What Promotes Peace and Edification?
Therefore let us pursue the things which make for peace and the things by which one may edify another. Romans 14:19 (NKJV)
Conflict. Sometimes I ignore it or even run from it. On other occasions, I intensify it by using inappropriate methods to resolve it.
Paul urged his readers to battle conflict by pursuing peace and edification. According to Thayer’s lexicon, peace is “harmony between individuals.”* But harmony isn’t enough. Paul says the peace must lead to edification. To edify is to “promote another’s growth in Christian wisdom, happiness, and holiness.”**
How do I know that I’m encouraging that kind of spiritual environment? I estimate the amount of righteousness, peace, and joy that my actions and words will generate (Romans 14:17).
What will most likely produce growth for my fellow Christians? What will best display God’s character to those outside the church? From God’s perspective, it’s rarely about what’s best for me. God focuses on what will glorify Him and what’s best for others, especially skeptics and weaker, younger Christians.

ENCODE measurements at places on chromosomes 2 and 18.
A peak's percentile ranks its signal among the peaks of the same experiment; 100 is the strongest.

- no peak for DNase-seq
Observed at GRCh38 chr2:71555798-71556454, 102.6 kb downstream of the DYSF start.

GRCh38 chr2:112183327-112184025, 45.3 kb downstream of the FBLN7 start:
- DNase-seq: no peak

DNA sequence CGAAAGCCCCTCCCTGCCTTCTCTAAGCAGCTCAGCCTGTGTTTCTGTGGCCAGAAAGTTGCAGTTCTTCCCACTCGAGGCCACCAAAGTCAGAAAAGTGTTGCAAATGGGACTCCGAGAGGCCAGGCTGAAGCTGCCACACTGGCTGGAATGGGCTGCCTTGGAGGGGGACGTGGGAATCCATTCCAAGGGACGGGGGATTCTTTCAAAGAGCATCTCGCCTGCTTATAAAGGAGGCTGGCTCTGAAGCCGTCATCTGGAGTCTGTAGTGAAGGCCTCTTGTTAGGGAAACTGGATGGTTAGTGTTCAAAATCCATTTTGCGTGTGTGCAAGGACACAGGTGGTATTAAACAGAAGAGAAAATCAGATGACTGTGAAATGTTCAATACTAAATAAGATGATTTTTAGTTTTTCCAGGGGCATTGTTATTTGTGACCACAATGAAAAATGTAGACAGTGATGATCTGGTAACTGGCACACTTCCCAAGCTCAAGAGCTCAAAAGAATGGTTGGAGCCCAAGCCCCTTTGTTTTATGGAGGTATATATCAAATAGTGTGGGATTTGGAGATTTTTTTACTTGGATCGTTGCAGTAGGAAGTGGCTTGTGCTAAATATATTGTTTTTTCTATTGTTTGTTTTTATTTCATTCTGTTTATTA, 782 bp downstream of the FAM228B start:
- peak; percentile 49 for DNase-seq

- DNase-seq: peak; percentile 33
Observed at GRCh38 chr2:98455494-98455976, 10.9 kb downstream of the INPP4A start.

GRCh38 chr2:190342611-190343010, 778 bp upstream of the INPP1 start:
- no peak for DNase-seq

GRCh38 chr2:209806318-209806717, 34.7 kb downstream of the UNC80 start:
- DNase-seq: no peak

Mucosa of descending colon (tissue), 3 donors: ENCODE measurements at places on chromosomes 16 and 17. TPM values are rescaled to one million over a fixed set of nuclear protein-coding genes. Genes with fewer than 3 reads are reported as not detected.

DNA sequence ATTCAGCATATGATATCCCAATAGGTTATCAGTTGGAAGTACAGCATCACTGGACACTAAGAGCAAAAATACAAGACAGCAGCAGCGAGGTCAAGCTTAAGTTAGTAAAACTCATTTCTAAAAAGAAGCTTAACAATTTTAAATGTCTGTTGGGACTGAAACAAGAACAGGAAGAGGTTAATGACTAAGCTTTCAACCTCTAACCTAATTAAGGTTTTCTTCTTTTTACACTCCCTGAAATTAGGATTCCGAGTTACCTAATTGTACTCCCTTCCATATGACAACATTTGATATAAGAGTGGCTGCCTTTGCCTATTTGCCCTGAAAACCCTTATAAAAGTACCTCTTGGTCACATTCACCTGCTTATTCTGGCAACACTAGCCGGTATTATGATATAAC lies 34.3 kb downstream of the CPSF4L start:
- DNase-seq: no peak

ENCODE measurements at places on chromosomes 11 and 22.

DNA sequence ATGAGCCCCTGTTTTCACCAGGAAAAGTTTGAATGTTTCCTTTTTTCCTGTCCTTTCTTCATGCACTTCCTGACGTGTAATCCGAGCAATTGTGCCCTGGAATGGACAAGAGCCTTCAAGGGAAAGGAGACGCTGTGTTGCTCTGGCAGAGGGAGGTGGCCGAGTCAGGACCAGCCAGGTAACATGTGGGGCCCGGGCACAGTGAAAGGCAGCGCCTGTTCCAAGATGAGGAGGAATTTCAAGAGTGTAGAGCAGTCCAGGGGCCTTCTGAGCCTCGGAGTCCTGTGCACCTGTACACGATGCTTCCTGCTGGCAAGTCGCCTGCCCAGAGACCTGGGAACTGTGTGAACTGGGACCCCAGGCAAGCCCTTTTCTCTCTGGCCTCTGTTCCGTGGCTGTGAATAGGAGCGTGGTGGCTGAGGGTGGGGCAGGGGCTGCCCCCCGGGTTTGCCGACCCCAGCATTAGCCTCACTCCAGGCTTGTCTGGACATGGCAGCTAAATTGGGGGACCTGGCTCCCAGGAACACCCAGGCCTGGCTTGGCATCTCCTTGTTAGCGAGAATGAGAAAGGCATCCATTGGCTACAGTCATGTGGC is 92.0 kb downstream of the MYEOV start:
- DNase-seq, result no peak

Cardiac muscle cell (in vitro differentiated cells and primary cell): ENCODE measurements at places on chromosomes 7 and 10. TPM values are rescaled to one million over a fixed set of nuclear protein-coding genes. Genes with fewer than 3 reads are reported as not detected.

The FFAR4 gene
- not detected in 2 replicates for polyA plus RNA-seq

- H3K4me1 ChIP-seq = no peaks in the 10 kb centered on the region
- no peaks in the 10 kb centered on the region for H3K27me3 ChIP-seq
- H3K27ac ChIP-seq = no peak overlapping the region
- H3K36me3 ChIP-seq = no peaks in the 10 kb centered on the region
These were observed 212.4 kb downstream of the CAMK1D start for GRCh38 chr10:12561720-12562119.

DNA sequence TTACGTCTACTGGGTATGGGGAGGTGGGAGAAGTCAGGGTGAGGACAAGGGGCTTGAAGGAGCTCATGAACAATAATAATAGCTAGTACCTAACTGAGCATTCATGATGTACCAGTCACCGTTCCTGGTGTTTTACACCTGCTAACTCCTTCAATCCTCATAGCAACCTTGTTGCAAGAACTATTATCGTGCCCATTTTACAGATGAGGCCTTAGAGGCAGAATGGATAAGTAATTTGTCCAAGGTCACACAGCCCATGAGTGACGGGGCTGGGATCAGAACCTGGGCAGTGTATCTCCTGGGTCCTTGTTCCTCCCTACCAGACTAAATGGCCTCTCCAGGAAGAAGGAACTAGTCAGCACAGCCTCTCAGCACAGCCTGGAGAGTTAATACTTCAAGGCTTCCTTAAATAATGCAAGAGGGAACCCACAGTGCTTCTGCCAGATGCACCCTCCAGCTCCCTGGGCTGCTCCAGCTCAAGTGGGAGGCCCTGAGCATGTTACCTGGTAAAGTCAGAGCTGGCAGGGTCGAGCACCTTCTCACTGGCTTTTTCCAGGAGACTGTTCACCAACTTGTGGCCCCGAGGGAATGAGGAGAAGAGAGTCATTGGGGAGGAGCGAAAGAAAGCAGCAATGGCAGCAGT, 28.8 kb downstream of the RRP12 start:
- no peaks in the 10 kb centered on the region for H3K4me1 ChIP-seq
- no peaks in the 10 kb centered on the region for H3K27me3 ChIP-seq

In some matters, I should also consider two other questions: Am I in a position of authority that enables me to solve the problem? Or do those in authority respect my advice enough to embrace my solutions? If the answer to either of those questions is “no,” then silence may be the better choice. God is fully capable of doing what is right without my assistance.
Knowing when to speak and when to remain silent can be a daily battle. Should I confront a neighbor whose car often blocks my driveway? Should I speak to my employer when I detect that he has misjudged a coworker? Maybe the issue concerns a fellow Christian. Do I respond to them with more kindness than I extend to a stranger? Or do I conclude that “they should know better” and judge them more harshly?
I’m learning to pray about conflictual issues at least 24 to 48 hours before I open my mouth. That gives the Holy Spirit time to speak to me. Often He says, “Wait.” Occasionally, He provides the opportunity to speak. Always, though, He works in my heart and adjusts my attitude.
What conflict are you facing? Should you speak or remain silent?
Read Romans 14. How can we apply Paul’s counsel about judging what people eat and what they celebrate to monitoring what we say?
Read 1 Chronicles 16:8-10 and Psalm 105:1-2. If our goal is to make God’s name known, how will that affect what we say?
Read Psalm 19:7-14. After David reflects on the value of God’s words, what is his prayer in verse 14? Does meditating on God’s Word have that effect on you?
Denise K. Loock
*Blue Letter Bible. “Dictionary and Word Search for eirēnē (Strong’s 1515)“. Blue Letter Bible. 1996-2013. 13 Apr 2013. < http:// www.blueletterbible.org/lang/lexicon/lexicon.cfm?
**Blue Letter Bible. “Dictionary and Word Search for oikodomē (Strong’s 3619)“. Blue Letter Bible. 1996-2013. 13 Apr 2013. < http:// www.blueletterbible.org/lang/lexicon/lexicon.cfm?